Camping and Hiking with Poison-Oak

Looking similar to an oak leaf is typical, but the poison-oak leaf can take on many other shapes and sizes, too

Looking similar to an oak leaf is typical, but the poison-oak leaf can take on many other shapes and sizes, too

Poison-oak can be a bush or a vine. It grows in sunlight, it grows in shade, it grows up and down the Pacific Coast of the United States and southern Canada. When camping anywhere west of the Cascades or Sierras, below about 5,000 feet, you need to be aware of Poison-oak and educate your children about how to spot it.

Coming into contact with any part of the plant (leaves, stem, or roots), or just about any object that has had contact with the plant (clothing, shoes, your dog, etc.), can lead to an itchy skin rash, caused by the urushiol (ph. “you-roo-she-all”) oil in and on the plant, within 24 hours. Although the rash itself is not contagious, the urushiol oil is very persistent and if not washed from the skin or clothes, can lead to secondary reactions. The rash can persist for several weeks, depending on your body’s reaction.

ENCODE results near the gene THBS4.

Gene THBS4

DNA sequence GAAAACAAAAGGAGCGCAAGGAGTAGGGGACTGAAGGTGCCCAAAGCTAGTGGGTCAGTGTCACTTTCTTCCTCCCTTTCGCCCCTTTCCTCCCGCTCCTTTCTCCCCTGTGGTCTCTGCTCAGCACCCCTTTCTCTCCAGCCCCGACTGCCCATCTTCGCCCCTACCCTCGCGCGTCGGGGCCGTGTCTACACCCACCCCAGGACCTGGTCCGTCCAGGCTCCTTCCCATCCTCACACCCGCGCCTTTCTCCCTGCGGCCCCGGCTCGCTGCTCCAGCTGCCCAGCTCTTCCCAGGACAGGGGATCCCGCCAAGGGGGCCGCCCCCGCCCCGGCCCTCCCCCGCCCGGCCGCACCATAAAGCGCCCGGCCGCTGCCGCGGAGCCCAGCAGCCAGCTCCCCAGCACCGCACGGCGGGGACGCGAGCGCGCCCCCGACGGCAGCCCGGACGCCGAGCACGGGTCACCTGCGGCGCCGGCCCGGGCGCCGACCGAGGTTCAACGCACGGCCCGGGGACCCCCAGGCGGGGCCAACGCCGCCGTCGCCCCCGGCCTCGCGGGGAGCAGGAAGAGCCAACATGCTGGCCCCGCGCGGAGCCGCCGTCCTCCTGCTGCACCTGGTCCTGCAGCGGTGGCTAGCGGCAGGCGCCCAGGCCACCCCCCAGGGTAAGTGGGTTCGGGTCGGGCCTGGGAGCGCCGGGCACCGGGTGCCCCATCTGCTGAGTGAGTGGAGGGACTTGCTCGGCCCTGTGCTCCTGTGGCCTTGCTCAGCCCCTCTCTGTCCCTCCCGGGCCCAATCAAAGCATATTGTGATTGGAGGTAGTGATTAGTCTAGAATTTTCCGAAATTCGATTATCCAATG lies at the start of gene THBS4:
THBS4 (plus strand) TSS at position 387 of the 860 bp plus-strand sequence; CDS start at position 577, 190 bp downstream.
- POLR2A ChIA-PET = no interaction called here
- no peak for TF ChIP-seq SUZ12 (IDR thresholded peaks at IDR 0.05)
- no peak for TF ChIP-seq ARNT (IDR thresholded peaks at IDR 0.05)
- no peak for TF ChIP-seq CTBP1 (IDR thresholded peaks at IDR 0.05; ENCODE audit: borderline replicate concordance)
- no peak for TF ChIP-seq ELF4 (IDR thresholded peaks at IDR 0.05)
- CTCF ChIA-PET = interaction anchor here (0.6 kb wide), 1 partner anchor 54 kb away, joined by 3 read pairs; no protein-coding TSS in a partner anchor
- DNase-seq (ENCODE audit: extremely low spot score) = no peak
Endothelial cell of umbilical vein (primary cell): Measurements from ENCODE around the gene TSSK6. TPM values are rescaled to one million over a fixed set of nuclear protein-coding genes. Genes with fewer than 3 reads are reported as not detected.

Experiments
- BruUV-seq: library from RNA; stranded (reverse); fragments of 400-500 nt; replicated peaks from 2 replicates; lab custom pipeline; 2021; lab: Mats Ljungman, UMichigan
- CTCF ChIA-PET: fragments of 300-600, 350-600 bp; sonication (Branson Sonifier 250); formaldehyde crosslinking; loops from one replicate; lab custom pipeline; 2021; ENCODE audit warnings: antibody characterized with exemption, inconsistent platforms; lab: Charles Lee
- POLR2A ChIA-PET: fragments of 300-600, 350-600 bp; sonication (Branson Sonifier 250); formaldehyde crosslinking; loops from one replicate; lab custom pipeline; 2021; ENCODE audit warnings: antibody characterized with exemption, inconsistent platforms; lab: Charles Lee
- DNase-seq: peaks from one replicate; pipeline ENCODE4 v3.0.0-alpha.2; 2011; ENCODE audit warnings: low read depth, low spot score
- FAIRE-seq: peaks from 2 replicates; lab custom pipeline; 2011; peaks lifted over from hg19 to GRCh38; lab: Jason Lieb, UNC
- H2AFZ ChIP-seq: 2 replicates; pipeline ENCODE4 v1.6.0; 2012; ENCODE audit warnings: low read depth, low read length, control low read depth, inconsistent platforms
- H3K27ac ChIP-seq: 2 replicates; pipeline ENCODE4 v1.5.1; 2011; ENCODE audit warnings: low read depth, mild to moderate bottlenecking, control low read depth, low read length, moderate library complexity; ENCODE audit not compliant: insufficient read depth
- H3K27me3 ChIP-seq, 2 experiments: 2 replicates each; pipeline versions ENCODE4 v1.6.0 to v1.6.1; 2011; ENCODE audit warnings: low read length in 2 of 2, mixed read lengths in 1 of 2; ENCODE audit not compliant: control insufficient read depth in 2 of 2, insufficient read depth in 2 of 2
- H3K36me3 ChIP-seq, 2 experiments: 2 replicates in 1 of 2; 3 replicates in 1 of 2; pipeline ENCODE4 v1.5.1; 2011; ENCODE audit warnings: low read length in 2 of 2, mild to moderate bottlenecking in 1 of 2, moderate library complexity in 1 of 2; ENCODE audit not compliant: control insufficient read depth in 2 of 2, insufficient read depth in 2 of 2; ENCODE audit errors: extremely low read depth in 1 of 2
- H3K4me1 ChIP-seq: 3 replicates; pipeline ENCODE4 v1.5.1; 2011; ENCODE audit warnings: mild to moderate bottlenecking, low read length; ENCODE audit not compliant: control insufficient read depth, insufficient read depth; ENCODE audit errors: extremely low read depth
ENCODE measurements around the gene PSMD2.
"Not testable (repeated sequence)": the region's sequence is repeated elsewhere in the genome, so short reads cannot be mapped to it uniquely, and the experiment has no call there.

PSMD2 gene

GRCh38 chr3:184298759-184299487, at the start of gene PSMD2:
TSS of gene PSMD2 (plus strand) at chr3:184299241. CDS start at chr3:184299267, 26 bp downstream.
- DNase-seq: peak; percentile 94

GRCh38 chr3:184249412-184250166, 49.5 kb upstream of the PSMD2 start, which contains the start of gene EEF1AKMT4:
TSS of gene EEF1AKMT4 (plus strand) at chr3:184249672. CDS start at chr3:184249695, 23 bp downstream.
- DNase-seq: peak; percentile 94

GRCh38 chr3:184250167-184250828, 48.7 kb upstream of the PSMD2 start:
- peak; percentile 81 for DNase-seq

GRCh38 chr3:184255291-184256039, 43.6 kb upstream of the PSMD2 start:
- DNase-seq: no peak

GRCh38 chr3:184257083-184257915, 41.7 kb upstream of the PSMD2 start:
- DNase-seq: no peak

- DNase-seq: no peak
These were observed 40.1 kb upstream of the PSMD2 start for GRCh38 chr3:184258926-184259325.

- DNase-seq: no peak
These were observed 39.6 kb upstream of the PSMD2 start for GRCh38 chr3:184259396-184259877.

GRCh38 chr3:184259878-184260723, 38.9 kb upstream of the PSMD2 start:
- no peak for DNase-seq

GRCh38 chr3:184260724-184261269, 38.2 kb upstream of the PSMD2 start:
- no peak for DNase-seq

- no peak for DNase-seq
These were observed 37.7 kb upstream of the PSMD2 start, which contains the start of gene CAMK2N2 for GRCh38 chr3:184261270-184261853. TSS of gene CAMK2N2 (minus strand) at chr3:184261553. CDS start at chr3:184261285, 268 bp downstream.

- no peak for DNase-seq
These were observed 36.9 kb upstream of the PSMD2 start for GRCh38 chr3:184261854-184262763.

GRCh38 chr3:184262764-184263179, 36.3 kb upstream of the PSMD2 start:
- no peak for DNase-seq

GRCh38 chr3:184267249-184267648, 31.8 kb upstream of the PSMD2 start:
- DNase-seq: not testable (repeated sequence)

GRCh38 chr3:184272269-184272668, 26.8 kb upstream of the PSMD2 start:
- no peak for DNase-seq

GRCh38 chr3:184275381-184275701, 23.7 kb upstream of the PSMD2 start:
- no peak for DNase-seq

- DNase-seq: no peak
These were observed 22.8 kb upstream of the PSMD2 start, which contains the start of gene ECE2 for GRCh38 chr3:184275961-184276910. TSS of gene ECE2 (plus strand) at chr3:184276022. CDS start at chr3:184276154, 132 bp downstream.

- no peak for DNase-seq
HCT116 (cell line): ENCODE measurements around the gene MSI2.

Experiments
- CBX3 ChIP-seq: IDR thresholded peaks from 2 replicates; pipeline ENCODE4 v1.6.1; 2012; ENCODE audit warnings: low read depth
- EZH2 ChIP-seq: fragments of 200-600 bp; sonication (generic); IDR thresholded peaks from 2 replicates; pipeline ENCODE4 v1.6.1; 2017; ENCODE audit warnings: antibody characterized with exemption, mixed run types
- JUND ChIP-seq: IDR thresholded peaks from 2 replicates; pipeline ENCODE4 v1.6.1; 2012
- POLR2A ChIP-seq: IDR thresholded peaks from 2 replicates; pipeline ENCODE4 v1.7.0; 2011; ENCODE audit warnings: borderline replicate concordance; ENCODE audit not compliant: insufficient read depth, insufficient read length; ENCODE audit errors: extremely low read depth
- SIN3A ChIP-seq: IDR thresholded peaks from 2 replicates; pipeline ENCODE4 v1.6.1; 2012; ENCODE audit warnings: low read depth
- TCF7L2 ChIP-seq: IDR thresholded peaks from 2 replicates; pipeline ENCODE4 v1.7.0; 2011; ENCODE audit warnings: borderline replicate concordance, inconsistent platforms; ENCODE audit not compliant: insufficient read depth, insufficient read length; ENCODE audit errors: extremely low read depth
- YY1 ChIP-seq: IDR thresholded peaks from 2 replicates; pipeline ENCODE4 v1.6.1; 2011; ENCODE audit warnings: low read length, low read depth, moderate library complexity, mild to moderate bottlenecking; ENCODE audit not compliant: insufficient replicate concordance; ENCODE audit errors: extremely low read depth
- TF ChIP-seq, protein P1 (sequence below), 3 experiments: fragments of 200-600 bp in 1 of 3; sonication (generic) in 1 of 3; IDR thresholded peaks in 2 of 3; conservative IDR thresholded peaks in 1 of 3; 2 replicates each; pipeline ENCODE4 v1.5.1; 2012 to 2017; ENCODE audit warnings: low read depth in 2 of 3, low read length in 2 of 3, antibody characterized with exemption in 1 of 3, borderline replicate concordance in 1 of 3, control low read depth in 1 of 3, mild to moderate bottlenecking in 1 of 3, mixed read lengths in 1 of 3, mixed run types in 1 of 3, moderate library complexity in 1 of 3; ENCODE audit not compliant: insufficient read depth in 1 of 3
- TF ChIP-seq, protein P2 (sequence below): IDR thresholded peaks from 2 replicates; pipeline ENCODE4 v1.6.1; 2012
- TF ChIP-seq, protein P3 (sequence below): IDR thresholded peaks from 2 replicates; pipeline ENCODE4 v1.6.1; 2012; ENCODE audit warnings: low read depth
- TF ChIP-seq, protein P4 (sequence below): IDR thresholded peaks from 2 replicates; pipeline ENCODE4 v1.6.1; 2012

The picture above is a fairly typical springtime example of Poison-oak; glossy dark green leaves, with lobes reminiscent of oak tree leaves. Unfortunately, the leaves of Poison-oak can take on many different characteristics; smoother edges without the lobes, five leaves instead of three and colors ranging from bright pink or red in the early spring, turning dark green in the spring and early summer, yellowing through summer and often returning to bright red in the fall.